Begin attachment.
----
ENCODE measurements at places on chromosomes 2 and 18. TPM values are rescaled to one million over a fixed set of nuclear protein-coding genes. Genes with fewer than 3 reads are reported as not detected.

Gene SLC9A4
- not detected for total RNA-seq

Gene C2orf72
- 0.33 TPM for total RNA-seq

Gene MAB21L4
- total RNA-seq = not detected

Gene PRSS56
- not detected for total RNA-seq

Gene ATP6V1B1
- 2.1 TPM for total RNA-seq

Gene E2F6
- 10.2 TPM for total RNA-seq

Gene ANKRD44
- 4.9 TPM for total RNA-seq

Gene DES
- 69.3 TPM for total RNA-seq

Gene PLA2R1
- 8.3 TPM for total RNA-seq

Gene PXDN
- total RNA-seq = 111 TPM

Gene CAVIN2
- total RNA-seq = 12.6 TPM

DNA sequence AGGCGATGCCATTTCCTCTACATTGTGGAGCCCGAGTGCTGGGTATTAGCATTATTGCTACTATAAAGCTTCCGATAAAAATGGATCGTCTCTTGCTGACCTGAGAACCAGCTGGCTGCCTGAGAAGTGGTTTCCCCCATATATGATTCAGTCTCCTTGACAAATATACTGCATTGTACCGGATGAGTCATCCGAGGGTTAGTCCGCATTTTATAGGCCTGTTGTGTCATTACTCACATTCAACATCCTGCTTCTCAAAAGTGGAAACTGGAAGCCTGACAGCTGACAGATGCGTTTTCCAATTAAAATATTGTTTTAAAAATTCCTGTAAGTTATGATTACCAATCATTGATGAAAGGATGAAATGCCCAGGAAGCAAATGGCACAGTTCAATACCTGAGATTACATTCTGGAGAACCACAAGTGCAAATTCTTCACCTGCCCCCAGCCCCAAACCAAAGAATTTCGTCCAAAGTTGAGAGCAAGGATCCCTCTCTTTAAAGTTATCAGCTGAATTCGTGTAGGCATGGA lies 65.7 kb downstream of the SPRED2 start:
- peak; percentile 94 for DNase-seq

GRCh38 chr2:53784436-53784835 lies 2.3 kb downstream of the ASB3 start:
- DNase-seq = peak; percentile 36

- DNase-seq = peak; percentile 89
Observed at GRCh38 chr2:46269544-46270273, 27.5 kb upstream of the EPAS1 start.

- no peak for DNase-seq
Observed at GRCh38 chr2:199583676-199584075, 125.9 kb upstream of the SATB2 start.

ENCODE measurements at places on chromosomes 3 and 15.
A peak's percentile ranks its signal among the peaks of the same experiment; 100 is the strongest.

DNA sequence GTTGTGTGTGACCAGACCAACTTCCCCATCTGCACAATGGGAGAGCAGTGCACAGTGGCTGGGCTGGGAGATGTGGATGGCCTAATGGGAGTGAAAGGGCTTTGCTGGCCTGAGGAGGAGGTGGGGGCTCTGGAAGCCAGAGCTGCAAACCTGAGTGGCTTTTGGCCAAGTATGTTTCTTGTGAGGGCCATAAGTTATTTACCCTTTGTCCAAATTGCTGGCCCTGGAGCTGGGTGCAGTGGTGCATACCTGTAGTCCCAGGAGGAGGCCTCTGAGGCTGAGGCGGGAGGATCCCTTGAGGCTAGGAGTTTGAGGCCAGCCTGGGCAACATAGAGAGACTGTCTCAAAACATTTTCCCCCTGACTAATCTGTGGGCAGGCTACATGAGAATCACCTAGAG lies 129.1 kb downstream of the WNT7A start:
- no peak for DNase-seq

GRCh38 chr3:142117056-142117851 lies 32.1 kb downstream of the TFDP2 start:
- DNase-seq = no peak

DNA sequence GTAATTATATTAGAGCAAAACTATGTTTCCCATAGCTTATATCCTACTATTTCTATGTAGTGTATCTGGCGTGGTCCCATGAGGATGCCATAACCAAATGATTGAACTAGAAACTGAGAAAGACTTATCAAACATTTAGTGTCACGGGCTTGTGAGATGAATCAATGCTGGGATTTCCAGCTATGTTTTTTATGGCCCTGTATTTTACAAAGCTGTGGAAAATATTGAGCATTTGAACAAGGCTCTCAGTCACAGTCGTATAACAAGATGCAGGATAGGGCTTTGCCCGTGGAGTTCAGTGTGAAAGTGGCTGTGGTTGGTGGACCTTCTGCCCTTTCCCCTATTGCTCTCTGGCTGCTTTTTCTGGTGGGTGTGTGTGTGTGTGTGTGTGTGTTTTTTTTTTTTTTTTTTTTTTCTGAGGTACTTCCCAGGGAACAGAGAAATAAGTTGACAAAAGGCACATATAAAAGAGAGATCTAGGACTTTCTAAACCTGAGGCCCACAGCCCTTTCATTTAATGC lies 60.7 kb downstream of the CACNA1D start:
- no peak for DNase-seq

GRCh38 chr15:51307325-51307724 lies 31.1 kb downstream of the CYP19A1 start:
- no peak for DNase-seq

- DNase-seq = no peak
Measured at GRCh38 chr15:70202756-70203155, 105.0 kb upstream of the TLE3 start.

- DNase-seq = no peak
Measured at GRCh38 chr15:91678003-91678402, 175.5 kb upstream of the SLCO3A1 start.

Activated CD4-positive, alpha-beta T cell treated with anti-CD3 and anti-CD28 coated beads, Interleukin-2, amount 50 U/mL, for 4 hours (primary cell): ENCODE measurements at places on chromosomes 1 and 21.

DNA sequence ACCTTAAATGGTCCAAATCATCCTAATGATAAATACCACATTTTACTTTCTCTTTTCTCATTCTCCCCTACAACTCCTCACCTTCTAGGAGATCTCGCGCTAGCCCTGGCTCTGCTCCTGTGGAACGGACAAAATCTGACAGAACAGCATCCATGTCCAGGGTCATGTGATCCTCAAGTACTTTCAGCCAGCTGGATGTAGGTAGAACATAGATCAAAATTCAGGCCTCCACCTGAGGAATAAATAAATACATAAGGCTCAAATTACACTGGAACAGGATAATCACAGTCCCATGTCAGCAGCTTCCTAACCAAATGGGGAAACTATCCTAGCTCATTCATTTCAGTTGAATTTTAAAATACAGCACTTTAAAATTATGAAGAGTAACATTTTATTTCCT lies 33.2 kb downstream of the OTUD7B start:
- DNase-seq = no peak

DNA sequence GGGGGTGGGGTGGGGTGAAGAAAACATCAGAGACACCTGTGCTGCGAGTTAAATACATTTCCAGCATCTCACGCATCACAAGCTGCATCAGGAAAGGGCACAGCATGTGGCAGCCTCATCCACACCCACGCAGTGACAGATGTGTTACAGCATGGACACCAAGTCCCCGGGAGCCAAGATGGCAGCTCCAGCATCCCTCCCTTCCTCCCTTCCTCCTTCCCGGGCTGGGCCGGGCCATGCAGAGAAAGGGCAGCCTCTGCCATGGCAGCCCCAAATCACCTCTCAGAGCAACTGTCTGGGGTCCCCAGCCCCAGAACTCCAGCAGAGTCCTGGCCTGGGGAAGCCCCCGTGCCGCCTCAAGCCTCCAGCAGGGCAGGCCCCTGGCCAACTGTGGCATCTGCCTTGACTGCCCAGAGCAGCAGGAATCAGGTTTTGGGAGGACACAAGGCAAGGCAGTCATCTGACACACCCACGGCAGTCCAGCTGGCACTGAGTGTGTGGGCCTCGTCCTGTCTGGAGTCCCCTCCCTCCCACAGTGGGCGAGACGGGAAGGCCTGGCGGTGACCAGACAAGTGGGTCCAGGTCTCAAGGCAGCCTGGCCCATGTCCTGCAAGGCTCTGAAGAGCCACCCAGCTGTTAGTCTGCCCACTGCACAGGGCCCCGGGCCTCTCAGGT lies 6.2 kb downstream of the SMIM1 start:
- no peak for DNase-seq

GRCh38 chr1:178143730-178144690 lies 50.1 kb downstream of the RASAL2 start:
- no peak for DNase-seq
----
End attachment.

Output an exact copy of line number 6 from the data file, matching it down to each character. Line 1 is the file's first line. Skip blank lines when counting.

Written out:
Gene MAB21L4